Two different views on the seriousness of sea level rise caused by global
warming climate change came out today with drastically different conclusions. First, a re-evaluation from Norway which tends to minimize, if not completely eliminate the impact of sea level rise:
A melt of ice on Greenland and Antarctica is likely to be less severe than expected this century, limiting sea level rise to a maximum of 69 cm (27 inches), an international study said on Tuesday. Even so, such a rise could dramatically change coastal environments in the lifetimes of people born today with ever more severe storm surges and erosion, according to the ice2sea project by 24, mostly European, scientific institutions.Note that the lower bound of the prediction , 16.5 cm rise by 2100 does not differ much from the current (and long standing) rate of sea level rise of about 2 mm per year (0.2 cm year X 88 years = 17.6 cm), so it's unlikely they'll underestimate it by much.
Some scientific studies have projected sea level rise of up to 2 metres by 2100, a figure that U.N. Secretary-General Ban Ki-moon has called a worst case that would swamp large tracts of land from Bangladesh to Florida.
Ice2sea, a four-year project to narrow down uncertainties of how melting ice will pour water into the oceans, found that sea levels would rise by between 16.5 and 69 cm under a scenario of moderate global warming this century.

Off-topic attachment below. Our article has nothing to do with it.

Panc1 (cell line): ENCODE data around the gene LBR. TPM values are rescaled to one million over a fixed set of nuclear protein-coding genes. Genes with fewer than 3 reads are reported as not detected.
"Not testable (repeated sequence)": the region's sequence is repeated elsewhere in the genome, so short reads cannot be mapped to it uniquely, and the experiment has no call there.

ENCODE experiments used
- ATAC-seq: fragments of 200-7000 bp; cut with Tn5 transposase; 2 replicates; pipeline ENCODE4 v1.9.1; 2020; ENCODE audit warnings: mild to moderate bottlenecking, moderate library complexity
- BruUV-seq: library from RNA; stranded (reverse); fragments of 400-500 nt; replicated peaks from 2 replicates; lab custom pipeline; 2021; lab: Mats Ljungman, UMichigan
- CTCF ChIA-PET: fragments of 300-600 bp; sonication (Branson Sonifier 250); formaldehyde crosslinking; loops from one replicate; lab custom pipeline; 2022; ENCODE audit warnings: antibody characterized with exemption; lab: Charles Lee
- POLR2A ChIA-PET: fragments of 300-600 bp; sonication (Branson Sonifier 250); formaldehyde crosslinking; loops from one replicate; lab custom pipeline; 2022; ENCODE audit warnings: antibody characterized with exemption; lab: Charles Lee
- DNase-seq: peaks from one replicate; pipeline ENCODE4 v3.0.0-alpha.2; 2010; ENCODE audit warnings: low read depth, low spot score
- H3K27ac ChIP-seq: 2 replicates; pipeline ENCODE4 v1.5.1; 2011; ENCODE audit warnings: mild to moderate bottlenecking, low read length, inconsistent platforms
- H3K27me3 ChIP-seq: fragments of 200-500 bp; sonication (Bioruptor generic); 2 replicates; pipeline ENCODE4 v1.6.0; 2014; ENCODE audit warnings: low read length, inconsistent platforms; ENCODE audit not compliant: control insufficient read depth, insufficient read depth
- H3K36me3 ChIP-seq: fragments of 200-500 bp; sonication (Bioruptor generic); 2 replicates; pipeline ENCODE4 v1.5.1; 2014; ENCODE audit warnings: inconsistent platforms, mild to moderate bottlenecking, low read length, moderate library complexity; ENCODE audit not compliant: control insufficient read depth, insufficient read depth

"This is good news" for those who have feared sharper rises, David Vaughan, of the British Antarctic Survey who led the ice2sea project, told Reuters in a telephone interview. "But 69 cm is a very real impact ... it changes the frequency of floods significantly," he said. And seas would keep rising for centuries beyond 2100, in a threat to coastal cities and low-lying islands such as the Maldives or Tuvalu.
Ice2sea said a thaw of Antarctica, Greenland and glaciers from the Alps to the Andes would contribute between 3.5 and 36.8 cm to sea level rise this century. The fact that water expands as it warms would add another 13 to 32 cm, Vaughan said.
In contrast, Scientific American put out a report with a much higher prediction, and presented it as a near doom scenario: Sea Level Could Rise Five Feet in New York City by 2100
By 2100 devastating flooding of the sort that Superstorm Sandy unleashed on New York City could happen every two years all along the valuable and densely populated U.S. east coast—anywhere from Boston to Miami.To be fair, they probably wrote this piece a few days ago, without any knowledge of the Norwegian study, but this seems like a rather dramatic difference.
And unless extreme protection measures are implemented, people could again die.
Hyperbole? Hardly. Even though Sandy’s storm surge was exceptionally high, if sea level rises as much as scientists agree is likely, even routine storms could cause similar destruction. Old, conservative estimates put the increase at two feet (0.6 meter) higher than the 2000 level by 2100. That number did not include any increase in ice melting from Greenland or Antarctica—yet in December new data showed that temperatures in Antarctica are rising three times faster than the rate used in the conservative models. Accelerated melting has also been reported in Greenland. Under what scientists call the rapid ice-melt scenario, global sea level would rise four feet (1.2 meters by the 2080s, according to Klaus Jacob, a research scientist at Columbia University’s Lamont–Doherty Earth Observatory. In New York City by 2100 “it will be five feet, plus or minus one foot,” Jacob says.
I guess it's fair to say the science is not settled.